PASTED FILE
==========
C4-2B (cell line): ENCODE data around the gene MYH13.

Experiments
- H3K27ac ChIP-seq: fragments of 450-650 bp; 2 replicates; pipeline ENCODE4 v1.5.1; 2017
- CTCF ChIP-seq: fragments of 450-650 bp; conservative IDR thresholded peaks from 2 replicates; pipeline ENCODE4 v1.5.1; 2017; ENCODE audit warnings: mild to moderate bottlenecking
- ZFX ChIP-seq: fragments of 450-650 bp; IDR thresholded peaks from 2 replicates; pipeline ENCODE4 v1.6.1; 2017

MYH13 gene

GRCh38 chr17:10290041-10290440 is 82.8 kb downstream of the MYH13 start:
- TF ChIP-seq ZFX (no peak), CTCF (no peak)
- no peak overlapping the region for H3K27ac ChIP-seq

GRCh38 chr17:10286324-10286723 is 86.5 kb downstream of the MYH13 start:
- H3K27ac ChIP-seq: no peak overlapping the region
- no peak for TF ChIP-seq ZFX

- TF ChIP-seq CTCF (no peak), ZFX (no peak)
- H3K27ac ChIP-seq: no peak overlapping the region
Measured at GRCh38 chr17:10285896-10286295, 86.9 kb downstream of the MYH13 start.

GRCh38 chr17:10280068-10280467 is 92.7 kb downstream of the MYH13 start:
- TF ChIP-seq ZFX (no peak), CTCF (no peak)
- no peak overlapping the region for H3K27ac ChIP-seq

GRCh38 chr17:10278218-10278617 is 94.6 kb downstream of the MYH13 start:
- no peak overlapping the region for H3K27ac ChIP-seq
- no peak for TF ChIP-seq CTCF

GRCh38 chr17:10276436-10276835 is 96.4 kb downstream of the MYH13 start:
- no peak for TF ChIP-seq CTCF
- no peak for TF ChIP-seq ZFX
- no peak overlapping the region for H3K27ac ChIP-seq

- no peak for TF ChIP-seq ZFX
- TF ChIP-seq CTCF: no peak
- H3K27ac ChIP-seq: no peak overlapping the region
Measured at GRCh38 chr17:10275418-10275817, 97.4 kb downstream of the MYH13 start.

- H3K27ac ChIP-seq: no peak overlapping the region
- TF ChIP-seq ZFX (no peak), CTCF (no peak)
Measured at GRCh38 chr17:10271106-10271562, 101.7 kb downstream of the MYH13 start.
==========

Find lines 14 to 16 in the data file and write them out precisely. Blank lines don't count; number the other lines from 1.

- H3K27ac ChIP-seq: no peak overlapping the region
Measured at GRCh38 chr17:10285896-10286295, 86.9 kb downstream of the MYH13 start.

GRCh38 chr17:10280068-10280467 is 92.7 kb downstream of the MYH13 start: